By Ananya Dutta Gupta
Up until this Durga Pujo, I had only once ever been to a village Pujo in Birbhum. That too after spending several years in Santiniketan. Hatsherandi, one of the wealthier villages in the vicinity of Bolpur, is well known for its traditional Pujo. It was Saptami and we were waiting, a little toddler in tow, for the Nabapatrika spectacle to roll out. There was not much to look at while we waited. The countryside is still stunningly scenic in Bengal, but the only truly picturesque villages are those inhabited by Santhals and Adivasis. Finally, after an hour’s wait, the august procession came into sight, bearing eighteen Kalabou-s (loosely translatable as demurely veiled banana leaf brides) in eighteen little palanquins representing eighteen household worships. Bengali literature abounds with instances of girls putting on the event manager’s hat to marry off their dolls. Saratchandra’s Parineeta makes elaborate use of this playful training programme. Kalabou in a palanquin is a magnified, more public edition of that rite of passage, one in which men take the lead role. This gendered substitution in event management is a useful analogy for understanding the difference between pujo at home and the sarbojonin pujo, a festival of worship which is of, by and for the ‘commonweal’.
Nothing else had really made any lasting impression, except the clearly Adivasi name, Hatsherandi; and its then serene Debdaru-lined approach road off the state highway. The trees have since been razed and the road widened and concretised. Nothing else had really impressed. Certainly not the travesty of a water body on the outer fringes of the village where the rites were performed. The most unsettling part was the loud persistence of roll-cap toy pistols and the haze of gunpowder all around. Unlike in the metropolis, where all age groups customarily wear traditional attire on festive days, the festive best in the village generally comprises smart Western formals. To this day, as we drive past, rural apparel shops display brightly coloured frocks. In Kolkata, pre-teens have quit frocks for shorts and minis. But that’s another story.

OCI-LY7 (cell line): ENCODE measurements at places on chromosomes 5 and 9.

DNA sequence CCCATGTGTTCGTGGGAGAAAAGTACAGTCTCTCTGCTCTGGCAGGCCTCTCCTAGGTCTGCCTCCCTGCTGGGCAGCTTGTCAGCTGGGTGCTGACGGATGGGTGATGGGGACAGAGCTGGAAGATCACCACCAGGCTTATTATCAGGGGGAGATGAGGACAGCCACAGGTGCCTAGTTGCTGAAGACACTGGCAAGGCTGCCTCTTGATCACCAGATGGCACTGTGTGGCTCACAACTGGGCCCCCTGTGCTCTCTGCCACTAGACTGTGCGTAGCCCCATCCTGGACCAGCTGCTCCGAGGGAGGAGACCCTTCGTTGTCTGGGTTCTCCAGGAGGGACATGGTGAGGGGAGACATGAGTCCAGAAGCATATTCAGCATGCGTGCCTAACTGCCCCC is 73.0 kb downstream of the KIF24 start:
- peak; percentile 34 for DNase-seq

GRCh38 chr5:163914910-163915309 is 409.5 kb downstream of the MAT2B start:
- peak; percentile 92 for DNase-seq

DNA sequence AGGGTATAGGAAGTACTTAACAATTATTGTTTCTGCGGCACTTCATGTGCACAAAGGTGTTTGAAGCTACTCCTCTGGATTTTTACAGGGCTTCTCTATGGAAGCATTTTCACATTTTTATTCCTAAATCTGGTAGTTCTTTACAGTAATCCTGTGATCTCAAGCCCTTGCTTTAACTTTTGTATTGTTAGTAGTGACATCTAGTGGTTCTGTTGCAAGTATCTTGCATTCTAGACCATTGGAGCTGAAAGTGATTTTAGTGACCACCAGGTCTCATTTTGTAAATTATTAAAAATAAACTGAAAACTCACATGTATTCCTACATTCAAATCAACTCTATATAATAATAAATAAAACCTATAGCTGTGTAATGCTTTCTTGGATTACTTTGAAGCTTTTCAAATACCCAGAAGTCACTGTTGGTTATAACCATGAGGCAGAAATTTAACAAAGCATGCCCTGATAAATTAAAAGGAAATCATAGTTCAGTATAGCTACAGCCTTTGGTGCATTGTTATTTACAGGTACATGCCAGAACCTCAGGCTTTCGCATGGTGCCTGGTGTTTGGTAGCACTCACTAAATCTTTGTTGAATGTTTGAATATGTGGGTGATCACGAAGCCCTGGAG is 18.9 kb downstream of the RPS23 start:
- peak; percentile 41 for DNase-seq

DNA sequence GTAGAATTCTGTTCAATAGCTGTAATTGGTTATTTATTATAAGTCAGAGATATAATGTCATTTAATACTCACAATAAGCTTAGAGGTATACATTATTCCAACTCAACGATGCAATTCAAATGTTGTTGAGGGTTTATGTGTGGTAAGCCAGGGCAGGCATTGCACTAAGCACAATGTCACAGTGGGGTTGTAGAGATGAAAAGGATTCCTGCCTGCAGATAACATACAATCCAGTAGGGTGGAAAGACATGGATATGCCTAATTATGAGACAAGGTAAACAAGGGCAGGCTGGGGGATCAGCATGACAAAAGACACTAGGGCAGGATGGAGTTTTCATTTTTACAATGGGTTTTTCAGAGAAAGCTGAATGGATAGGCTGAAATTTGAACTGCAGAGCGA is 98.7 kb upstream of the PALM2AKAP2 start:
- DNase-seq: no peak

I had come away feeling sad for the children of Hatsherandi. Was there nothing else to break the listless torpor of everyday life but this jarring, unpleasant intrusion of crackers in broad daylight? A brief halt in Chandidas Nanur on Mahasaptami two days back proved that frocks and roll-cap pistols continue to be the craze, and that the cacophony unleashed by the latter is the preferred children’s edition of the five-day licensed carnival. Sound pollution activism has not reached the provinces. Like the first cry of life in the new-born, noise remains the human way of registering active existence.